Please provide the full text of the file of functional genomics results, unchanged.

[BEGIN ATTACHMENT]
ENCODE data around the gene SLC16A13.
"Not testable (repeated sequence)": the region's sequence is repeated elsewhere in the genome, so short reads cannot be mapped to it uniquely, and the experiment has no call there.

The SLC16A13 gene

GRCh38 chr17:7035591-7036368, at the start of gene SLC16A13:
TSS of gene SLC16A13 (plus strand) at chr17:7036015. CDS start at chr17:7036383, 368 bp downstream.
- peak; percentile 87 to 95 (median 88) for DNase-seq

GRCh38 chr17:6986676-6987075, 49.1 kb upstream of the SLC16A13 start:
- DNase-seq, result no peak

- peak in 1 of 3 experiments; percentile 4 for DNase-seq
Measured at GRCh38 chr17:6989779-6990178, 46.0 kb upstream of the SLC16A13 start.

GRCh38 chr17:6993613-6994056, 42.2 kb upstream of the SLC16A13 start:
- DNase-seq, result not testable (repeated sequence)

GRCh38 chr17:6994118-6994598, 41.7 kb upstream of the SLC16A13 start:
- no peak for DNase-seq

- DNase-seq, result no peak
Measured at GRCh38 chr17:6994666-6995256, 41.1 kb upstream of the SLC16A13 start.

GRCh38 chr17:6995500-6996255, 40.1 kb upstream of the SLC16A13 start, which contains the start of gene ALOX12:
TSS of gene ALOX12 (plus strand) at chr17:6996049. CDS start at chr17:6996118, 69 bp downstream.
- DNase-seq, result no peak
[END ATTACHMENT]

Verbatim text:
ENCODE data around the gene SLC16A13.
"Not testable (repeated sequence)": the region's sequence is repeated elsewhere in the genome, so short reads cannot be mapped to it uniquely, and the experiment has no call there.

The SLC16A13 gene

GRCh38 chr17:7035591-7036368, at the start of gene SLC16A13:
TSS of gene SLC16A13 (plus strand) at chr17:7036015. CDS start at chr17:7036383, 368 bp downstream.
- peak; percentile 87 to 95 (median 88) for DNase-seq

GRCh38 chr17:6986676-6987075, 49.1 kb upstream of the SLC16A13 start:
- DNase-seq, result no peak

- peak in 1 of 3 experiments; percentile 4 for DNase-seq
Measured at GRCh38 chr17:6989779-6990178, 46.0 kb upstream of the SLC16A13 start.

GRCh38 chr17:6993613-6994056, 42.2 kb upstream of the SLC16A13 start:
- DNase-seq, result not testable (repeated sequence)

GRCh38 chr17:6994118-6994598, 41.7 kb upstream of the SLC16A13 start:
- no peak for DNase-seq

- DNase-seq, result no peak
Measured at GRCh38 chr17:6994666-6995256, 41.1 kb upstream of the SLC16A13 start.

GRCh38 chr17:6995500-6996255, 40.1 kb upstream of the SLC16A13 start, which contains the start of gene ALOX12:
TSS of gene ALOX12 (plus strand) at chr17:6996049. CDS start at chr17:6996118, 69 bp downstream.
- DNase-seq, result no peak